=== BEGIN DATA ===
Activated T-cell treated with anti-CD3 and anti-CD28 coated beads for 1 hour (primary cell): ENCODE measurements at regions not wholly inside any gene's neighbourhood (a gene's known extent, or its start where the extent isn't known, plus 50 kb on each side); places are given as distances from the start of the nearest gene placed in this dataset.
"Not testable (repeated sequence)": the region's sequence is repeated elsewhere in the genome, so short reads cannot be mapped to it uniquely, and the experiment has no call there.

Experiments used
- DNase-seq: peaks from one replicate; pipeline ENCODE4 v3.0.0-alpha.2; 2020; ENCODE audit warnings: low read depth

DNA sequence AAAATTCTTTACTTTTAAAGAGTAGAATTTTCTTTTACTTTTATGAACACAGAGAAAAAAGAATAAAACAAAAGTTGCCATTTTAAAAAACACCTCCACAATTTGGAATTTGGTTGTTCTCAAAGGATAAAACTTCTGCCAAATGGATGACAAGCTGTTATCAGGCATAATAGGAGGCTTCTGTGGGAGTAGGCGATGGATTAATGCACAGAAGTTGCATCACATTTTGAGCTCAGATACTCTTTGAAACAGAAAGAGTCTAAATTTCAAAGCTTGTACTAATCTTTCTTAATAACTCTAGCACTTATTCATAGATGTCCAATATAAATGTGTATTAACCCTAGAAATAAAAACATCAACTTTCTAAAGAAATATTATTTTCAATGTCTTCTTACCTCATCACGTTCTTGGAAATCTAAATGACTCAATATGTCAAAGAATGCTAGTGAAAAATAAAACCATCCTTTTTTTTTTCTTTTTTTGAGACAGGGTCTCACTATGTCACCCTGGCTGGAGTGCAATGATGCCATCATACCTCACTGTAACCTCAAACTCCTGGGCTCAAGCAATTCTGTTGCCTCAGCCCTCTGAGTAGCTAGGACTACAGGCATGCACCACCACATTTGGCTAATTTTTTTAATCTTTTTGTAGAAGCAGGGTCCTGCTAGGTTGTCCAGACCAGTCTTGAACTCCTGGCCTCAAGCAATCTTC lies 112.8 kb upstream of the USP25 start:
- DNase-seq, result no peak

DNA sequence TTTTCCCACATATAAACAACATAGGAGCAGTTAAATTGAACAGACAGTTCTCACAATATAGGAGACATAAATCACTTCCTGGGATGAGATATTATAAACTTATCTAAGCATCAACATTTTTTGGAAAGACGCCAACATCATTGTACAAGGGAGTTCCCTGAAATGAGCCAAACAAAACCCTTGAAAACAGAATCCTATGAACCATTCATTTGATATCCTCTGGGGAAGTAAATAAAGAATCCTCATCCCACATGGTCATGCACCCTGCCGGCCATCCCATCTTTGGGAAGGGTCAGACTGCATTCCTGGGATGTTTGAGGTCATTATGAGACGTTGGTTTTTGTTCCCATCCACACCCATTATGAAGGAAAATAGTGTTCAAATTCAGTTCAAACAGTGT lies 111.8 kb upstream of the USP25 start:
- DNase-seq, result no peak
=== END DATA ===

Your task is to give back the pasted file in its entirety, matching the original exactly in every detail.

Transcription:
Activated T-cell treated with anti-CD3 and anti-CD28 coated beads for 1 hour (primary cell): ENCODE measurements at regions not wholly inside any gene's neighbourhood (a gene's known extent, or its start where the extent isn't known, plus 50 kb on each side); places are given as distances from the start of the nearest gene placed in this dataset.
"Not testable (repeated sequence)": the region's sequence is repeated elsewhere in the genome, so short reads cannot be mapped to it uniquely, and the experiment has no call there.

Experiments used
- DNase-seq: peaks from one replicate; pipeline ENCODE4 v3.0.0-alpha.2; 2020; ENCODE audit warnings: low read depth

DNA sequence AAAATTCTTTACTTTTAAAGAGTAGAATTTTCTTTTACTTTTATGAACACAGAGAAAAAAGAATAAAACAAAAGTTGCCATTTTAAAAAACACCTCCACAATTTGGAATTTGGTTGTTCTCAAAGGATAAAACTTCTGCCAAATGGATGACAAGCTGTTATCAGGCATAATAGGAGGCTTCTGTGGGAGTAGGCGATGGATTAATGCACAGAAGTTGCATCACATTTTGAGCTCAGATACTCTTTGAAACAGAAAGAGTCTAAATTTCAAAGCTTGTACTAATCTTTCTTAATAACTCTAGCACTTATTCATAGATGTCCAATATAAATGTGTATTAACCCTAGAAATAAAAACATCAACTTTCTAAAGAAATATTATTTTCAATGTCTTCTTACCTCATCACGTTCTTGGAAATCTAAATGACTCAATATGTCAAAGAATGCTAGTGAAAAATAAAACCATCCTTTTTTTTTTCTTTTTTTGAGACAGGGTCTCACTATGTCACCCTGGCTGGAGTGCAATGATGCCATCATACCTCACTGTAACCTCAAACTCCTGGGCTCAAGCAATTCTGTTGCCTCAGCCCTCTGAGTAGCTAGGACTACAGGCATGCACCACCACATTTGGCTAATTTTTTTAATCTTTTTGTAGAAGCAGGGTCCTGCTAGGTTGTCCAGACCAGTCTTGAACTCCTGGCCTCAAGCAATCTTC lies 112.8 kb upstream of the USP25 start:
- DNase-seq, result no peak

DNA sequence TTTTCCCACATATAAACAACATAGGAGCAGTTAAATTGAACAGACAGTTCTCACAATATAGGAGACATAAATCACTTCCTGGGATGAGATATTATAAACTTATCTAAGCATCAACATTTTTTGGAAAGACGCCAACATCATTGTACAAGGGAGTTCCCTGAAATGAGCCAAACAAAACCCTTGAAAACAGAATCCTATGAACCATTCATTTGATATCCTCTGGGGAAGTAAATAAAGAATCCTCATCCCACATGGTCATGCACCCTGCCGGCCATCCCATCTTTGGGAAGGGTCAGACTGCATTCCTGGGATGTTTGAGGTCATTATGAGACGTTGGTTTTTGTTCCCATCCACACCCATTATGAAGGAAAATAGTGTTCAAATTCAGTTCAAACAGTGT lies 111.8 kb upstream of the USP25 start:
- DNase-seq, result no peak